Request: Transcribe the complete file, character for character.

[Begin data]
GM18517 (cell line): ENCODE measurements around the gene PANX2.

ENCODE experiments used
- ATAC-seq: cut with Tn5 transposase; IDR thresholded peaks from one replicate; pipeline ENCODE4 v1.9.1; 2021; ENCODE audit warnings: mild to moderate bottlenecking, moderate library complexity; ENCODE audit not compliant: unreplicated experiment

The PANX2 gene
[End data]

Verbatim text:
GM18517 (cell line): ENCODE measurements around the gene PANX2.

ENCODE experiments used
- ATAC-seq: cut with Tn5 transposase; IDR thresholded peaks from one replicate; pipeline ENCODE4 v1.9.1; 2021; ENCODE audit warnings: mild to moderate bottlenecking, moderate library complexity; ENCODE audit not compliant: unreplicated experiment

The PANX2 gene